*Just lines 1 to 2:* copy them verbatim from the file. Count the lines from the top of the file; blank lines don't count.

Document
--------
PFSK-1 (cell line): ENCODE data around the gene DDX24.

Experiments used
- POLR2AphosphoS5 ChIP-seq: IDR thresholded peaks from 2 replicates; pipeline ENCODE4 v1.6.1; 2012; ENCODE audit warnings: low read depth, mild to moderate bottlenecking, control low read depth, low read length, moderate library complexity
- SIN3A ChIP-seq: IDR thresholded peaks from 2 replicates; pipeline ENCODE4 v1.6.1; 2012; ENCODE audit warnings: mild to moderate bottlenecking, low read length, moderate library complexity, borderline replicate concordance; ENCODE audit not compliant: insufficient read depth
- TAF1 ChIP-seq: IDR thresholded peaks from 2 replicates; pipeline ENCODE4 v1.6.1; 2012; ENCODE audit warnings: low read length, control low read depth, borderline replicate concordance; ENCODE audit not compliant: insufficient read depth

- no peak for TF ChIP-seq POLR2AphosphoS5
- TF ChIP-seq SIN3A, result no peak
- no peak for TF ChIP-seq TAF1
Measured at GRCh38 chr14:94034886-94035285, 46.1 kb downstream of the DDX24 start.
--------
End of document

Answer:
PFSK-1 (cell line): ENCODE data around the gene DDX24.

Experiments used